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Protestante Digital

Feruza Krason

Making disciples with the Uzbek Bible app

Scripture engagement in the remotest regions of Uzbekistan.

Photo via Lausanne Global Analysis.

A group of grandmothers gather together to study the Bible, pray, sing, and fellowship. They meet once a month to encourage one another and to share the good news of Christ with the new ladies who are brave enough to attend.

This is not your typical Bible study. It is special because this particular group consists entirely of Muslim-background followers of Christ. They have no previous Christian education, and some cannot attend Christian gatherings regularly because of the pressures the society imposes on them.

They are supposed to be teaching their grandchildren the Islamic ways but here they are, enjoying the presence of the Lord and one another in a humble Uzbek home.

They are seated on the floor, around the tablecloth full of tasty food that Esther [not her real name], the daughter-in-law of the family, has so graciously prepared. One of the grandmothers starts to preach.

She wants everyone to turn to a certain passage in the Bible. As Esther recalls it: ‘All of a sudden, these old ladies whipped out their smartphones and quickly navigated to the passage in the Bible. They didn’t miss a beat!’

The extraordinary fact is that most of these ladies probably never even had a landline, let alone a computer. They have bypassed the era of email, non-smart cell phones, and even land postal service in some rural areas.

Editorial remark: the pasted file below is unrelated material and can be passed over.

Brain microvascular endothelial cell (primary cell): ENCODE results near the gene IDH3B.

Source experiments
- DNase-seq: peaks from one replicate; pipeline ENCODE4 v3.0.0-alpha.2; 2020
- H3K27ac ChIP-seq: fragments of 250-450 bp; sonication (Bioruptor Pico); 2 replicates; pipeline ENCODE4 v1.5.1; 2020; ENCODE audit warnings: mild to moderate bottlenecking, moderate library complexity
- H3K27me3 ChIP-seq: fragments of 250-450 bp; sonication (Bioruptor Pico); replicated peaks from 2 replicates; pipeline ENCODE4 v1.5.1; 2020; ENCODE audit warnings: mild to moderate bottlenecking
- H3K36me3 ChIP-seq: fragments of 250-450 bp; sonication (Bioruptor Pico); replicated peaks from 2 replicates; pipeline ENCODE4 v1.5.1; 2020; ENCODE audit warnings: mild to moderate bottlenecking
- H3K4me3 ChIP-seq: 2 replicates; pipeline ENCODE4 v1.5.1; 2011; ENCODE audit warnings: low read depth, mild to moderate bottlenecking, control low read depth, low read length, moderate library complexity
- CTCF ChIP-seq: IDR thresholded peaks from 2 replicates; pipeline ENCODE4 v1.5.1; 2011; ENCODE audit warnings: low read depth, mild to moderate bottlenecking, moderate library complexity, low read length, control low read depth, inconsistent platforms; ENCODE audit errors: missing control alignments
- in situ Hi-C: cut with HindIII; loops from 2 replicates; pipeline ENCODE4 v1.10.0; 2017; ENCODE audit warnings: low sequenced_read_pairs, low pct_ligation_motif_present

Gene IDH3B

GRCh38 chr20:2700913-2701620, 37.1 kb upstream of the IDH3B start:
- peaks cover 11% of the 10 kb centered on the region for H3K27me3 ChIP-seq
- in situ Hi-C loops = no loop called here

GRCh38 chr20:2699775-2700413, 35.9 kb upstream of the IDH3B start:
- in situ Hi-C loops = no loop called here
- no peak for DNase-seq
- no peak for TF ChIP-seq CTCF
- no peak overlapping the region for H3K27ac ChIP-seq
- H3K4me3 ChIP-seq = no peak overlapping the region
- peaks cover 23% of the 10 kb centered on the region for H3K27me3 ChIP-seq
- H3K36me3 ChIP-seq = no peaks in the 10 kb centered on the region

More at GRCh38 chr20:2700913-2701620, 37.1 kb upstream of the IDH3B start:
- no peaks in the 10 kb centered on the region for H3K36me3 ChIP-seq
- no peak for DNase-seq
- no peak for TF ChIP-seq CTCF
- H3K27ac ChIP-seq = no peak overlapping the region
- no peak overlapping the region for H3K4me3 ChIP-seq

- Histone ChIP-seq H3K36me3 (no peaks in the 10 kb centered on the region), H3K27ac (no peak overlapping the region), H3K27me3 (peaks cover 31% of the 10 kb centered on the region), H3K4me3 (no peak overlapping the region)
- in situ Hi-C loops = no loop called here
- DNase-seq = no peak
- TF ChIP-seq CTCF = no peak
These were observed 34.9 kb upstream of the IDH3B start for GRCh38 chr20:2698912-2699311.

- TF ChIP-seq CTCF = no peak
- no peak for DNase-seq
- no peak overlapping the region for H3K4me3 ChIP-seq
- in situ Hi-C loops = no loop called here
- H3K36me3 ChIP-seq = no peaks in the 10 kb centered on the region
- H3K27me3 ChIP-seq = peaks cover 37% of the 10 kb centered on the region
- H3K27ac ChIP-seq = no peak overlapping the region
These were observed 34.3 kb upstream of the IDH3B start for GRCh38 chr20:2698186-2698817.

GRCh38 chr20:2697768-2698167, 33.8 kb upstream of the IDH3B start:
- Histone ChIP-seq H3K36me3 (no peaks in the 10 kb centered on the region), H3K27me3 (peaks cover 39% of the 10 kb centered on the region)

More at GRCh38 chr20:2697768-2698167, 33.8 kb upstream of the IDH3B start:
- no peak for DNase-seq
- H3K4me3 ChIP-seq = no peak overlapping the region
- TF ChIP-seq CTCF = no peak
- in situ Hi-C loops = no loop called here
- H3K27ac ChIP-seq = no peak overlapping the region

Precisely for this reason are smart phones popular. They let the isolated people stay connected. The modern texting, call, and video-chatting apps do not use much bandwidth; therefore they are accessible even in the remotest regions of the country.i



This country is Uzbekistan, which has a population of 32 million. The Uzbek language has approximately 33 million speakers, most of whom live in Uzbekistan and surrounding Central Asian countries. The Uzbek Bible app has been praised for its user friendliness:

- The interface is interchangeable between Uzbek, Russian, and English.

- The font can be adjusted by zooming with fingers and will adjust to fit the screen.

- One can highlight, take notes, copy, and share passages, and search for words or phrases easily.

- The settings are not difficult to adjust.

A significant feature the app offers is the option for the reader to transition between Roman and Cyrillic scripts (for iOS-based devices the switch is within the app; for Android phones or tablets there are two separate apps with the two different scripts):

- Roman script accommodates the speakers from other countries who do not know the Cyrillic script and the younger generation who were educated in the former.

- Cyrillic script is attractive to the older generation who grew up using it.

All of the above-mentioned features make the app popular among people with diverse ages, education, and literacy levels. The attractiveness of the design is evident in the first look at the icon that represents the application.

A picture of an Uzbek man’s hat is used for the icon and it is easily recognizable. It is also not off-putting as some religious symbols might be.

In addition to the Bible text, the Uzbek Bible has over 700 footnotes and a glossary, with about 80,000 study links along with pictures, maps, photos of manuscripts and schematic drawings of the temple.


Photo via Lausanne Global Analysis.



One should not rely on the number of downloads in order to garner statistics or measure usage as this may not be a true indication of the use of the app.

Although there have been more reforms than many citizens could have imagined, the oppression of religious activity is still very real in Uzbekistan: